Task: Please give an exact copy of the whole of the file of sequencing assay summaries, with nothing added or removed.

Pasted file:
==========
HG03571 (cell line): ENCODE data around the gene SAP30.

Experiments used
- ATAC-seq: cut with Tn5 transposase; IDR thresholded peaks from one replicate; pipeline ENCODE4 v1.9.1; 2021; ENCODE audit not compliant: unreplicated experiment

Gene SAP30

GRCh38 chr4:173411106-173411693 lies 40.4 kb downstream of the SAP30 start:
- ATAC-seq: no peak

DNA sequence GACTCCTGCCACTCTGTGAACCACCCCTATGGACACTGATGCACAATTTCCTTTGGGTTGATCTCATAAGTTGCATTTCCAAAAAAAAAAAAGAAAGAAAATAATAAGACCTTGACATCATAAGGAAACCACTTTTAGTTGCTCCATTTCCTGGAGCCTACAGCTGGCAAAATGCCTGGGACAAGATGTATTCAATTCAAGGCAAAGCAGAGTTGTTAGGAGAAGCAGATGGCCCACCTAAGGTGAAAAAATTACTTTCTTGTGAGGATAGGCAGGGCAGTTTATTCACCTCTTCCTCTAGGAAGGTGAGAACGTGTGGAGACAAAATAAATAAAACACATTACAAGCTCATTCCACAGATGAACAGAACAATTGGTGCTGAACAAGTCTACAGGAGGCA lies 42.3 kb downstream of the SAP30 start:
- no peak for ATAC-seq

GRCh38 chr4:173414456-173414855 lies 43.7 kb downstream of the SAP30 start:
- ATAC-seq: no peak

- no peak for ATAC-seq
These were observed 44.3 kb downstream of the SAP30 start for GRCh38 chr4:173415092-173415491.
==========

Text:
HG03571 (cell line): ENCODE data around the gene SAP30.

Experiments used
- ATAC-seq: cut with Tn5 transposase; IDR thresholded peaks from one replicate; pipeline ENCODE4 v1.9.1; 2021; ENCODE audit not compliant: unreplicated experiment

Gene SAP30

GRCh38 chr4:173411106-173411693 lies 40.4 kb downstream of the SAP30 start:
- ATAC-seq: no peak

DNA sequence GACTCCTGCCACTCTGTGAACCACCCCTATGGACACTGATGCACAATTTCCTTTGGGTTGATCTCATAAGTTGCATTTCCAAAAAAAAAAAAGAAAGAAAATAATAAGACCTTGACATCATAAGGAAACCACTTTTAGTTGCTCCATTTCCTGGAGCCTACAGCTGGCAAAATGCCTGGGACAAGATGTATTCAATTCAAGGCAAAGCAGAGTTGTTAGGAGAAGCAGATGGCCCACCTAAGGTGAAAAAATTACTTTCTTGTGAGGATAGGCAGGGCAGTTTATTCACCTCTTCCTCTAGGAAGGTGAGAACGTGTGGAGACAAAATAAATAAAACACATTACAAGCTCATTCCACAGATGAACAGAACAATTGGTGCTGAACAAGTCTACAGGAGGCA lies 42.3 kb downstream of the SAP30 start:
- no peak for ATAC-seq

GRCh38 chr4:173414456-173414855 lies 43.7 kb downstream of the SAP30 start:
- ATAC-seq: no peak

- no peak for ATAC-seq
These were observed 44.3 kb downstream of the SAP30 start for GRCh38 chr4:173415092-173415491.